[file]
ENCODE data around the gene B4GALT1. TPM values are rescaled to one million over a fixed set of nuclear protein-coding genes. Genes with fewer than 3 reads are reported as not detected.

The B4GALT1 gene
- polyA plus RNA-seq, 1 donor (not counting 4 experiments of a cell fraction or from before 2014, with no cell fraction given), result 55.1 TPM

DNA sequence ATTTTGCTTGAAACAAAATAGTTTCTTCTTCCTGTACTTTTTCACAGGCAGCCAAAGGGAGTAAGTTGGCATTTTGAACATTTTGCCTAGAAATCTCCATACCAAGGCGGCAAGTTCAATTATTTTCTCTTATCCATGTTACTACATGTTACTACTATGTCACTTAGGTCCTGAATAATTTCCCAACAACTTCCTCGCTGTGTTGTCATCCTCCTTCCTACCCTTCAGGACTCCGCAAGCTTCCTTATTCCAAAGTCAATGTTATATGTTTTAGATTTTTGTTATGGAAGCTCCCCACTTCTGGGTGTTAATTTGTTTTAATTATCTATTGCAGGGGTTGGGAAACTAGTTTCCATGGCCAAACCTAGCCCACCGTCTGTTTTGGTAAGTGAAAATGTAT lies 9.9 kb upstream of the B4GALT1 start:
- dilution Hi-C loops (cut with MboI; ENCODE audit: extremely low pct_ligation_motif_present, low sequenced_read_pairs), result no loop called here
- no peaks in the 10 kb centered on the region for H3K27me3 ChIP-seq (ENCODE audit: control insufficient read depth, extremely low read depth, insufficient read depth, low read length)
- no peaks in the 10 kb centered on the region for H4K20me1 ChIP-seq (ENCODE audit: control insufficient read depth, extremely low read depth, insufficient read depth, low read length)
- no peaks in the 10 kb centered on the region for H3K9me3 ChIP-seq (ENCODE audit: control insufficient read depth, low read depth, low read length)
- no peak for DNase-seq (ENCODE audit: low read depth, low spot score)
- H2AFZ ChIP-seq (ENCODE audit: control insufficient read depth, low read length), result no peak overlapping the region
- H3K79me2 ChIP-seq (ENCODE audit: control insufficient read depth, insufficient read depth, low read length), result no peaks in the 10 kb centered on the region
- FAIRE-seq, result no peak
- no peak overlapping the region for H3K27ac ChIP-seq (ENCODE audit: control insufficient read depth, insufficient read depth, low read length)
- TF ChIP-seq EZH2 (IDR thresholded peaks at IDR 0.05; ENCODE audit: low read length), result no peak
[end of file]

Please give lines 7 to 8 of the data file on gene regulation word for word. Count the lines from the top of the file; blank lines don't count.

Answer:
- no peaks in the 10 kb centered on the region for H4K20me1 ChIP-seq (ENCODE audit: control insufficient read depth, extremely low read depth, insufficient read depth, low read length)
- no peaks in the 10 kb centered on the region for H3K9me3 ChIP-seq (ENCODE audit: control insufficient read depth, low read depth, low read length)